Our website is made possible by displaying online ads to our visitors.
Please consider supporting us by whitelisting our site.

Imagination at work in Odyssey of the Mind

First slide

A new club has taken off in the past year at Paul VI Catholic High School in Fairfax. Odyssey of the Mind is an international competition where students in teams of up to seven devise creative solutions to problems provided, without any outside assistance.


Teams write and perform an eight-minute play that fits the criteria of the problem and are judged against other teams.


The challenge Paul VI picked was to write, rehearse and put on a play about a superhero who saves creativity — and included a clumsy sidekick, a nemesis character, a choreographed battle and a cliffhanger ending.


The students met after school to write, rehearse, design costumes and more to bring their ideas to life.


At the competition, in addition to performing the play, teams were also required to participate in a spontaneous competition, which could take several forms. The three main categories of spontaneous problems are verbal, hands-on, and verbal hands-on. An example of a spontaneous problem would be for the teams to get in a circle and call out as many things as possible that are red. Bonus points are given for creative answers. Each of the spontaneous problems put students on the spot and encourages them to use their imagination.


The Odyssey of the Mind club was started last year by then-freshman Kathryn Webb, and it gained enough of a following this year to enter the competition. Club members took the initiative to increase membership and recruited enough people to form two teams. The two Paul VI teams competed at the regional competition, one winning first place and the other taking fifth.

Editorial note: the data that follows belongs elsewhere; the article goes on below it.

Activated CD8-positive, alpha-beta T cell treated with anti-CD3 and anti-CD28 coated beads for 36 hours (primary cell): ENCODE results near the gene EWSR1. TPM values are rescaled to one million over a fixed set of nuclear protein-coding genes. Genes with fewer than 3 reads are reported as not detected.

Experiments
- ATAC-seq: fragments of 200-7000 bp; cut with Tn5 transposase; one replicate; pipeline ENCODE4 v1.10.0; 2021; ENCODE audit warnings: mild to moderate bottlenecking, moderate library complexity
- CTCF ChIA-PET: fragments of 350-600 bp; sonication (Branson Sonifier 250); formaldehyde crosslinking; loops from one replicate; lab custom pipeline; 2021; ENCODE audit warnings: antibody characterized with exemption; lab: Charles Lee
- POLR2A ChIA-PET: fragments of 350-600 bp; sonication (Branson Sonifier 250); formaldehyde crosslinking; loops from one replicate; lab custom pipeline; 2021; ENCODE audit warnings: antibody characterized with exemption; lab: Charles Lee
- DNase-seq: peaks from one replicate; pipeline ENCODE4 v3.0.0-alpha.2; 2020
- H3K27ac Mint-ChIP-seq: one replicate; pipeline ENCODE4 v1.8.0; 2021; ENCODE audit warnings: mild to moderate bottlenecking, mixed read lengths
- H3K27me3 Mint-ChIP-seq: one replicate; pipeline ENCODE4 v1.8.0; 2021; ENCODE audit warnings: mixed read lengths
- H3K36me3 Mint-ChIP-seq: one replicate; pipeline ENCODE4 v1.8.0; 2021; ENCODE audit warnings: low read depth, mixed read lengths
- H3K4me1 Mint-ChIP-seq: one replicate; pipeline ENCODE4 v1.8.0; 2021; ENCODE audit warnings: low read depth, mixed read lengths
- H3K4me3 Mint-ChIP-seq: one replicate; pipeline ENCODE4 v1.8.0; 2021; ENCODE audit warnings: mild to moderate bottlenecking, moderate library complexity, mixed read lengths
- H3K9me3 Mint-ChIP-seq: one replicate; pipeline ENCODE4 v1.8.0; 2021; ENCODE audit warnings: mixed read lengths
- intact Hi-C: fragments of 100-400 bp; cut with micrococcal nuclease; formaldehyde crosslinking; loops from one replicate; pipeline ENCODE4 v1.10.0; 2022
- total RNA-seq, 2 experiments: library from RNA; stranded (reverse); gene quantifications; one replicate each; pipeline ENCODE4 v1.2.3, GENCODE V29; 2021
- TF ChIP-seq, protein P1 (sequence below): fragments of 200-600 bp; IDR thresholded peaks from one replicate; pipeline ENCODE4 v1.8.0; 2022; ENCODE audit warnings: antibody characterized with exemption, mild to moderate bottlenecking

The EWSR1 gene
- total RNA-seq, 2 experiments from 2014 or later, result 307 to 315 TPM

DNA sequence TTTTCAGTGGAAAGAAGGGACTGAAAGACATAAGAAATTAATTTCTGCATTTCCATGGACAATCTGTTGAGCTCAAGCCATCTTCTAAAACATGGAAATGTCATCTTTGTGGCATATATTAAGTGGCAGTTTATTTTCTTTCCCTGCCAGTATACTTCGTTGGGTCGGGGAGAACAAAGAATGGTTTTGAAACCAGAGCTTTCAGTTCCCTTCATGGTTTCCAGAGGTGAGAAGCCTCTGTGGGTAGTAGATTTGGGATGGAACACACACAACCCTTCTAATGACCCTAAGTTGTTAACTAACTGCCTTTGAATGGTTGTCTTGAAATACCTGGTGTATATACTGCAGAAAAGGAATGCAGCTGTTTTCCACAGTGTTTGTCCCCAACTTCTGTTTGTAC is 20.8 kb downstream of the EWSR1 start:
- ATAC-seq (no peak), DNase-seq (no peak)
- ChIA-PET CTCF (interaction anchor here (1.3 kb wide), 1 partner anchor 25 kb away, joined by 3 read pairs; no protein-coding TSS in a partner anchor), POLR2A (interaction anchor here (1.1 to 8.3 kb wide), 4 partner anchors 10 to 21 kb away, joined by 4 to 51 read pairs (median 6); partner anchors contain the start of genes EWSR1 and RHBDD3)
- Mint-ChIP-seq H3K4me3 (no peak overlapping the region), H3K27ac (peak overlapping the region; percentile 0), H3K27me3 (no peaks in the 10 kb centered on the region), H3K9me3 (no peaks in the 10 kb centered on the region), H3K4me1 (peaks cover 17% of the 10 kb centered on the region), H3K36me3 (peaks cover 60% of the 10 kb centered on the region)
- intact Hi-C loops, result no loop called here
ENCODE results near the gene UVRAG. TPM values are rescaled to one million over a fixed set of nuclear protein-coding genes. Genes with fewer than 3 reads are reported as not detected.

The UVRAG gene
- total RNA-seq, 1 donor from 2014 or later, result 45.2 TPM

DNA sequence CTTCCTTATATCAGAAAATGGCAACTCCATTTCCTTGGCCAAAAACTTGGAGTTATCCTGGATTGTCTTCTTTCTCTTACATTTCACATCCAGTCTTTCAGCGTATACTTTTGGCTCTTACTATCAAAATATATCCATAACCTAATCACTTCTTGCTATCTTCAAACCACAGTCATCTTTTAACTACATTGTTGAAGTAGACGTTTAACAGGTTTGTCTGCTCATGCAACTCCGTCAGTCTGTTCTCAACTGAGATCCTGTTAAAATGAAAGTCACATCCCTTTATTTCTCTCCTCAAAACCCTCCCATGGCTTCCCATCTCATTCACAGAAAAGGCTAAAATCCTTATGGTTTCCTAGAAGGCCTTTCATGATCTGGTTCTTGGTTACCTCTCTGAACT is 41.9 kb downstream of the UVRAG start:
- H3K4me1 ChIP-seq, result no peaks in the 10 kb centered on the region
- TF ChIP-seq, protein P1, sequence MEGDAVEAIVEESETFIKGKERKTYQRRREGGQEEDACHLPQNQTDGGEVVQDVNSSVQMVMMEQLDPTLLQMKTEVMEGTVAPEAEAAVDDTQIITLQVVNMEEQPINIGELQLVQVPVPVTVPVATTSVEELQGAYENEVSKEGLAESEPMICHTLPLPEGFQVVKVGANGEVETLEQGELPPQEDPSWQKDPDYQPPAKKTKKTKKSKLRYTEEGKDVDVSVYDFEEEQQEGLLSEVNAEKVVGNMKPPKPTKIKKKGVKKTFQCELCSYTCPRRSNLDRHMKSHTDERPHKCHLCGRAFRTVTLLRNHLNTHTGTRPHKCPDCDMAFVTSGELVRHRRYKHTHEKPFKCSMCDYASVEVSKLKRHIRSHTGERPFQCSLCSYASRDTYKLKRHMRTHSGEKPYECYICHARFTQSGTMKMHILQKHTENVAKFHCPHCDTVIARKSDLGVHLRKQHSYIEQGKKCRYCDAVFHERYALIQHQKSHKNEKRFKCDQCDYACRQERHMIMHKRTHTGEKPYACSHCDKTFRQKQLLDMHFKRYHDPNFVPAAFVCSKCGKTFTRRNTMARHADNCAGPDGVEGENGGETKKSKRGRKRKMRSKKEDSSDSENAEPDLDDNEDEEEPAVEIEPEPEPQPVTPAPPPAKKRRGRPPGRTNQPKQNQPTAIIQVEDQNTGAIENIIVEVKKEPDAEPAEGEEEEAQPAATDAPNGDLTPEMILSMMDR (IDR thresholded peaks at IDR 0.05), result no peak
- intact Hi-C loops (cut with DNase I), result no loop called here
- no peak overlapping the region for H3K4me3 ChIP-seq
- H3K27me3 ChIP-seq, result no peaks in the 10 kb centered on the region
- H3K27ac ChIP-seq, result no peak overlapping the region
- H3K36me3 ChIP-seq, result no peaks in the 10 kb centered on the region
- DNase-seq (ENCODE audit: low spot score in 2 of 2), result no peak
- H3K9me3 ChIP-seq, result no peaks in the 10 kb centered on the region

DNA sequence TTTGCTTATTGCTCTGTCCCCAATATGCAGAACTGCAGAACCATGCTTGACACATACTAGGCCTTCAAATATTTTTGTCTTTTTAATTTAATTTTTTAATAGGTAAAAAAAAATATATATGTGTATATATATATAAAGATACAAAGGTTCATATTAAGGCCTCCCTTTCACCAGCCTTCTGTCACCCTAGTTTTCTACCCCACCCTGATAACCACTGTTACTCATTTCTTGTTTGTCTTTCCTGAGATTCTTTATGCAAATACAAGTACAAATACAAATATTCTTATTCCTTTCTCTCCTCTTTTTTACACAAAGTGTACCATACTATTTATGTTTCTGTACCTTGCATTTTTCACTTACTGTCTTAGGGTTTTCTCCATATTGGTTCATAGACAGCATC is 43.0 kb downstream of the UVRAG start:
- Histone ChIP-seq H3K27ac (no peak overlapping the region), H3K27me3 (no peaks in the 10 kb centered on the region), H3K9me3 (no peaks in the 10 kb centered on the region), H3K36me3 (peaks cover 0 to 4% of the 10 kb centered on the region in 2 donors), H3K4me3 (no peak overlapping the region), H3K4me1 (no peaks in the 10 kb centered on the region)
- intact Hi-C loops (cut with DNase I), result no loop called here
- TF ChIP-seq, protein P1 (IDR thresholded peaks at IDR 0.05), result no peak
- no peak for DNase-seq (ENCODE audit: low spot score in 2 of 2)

Team A went on to compete at the state competition, held at John Champe High School in Aldie. The team performed the same play with a few tweaks and placed eighth. Teams A and B may not have qualified for the Odyssey of the Mind world finals, but according to the members, they put every ounce of their creativity into making their plays the best they could be.


According to Daniel Jacobs, who played the talent show master of ceremonies in the challenge, “I have never written a play or story before. It was fun to be a part of the process and see it come to life.”


"As club moderator, my only role was to provide a time and place for the meetings,” said Rose Kocis.  “The students did everything else: brainstorming ideas, writing the script, creating props, practicing — they even ran the meetings themselves, staying on task, assuming natural leadership roles.  I was amazed at what they could accomplish entirely on their own."


The students plan to continue with Odyssey of the Mind next year, and there is no telling where the journey may lead. 


© Arlington Catholic Herald 2017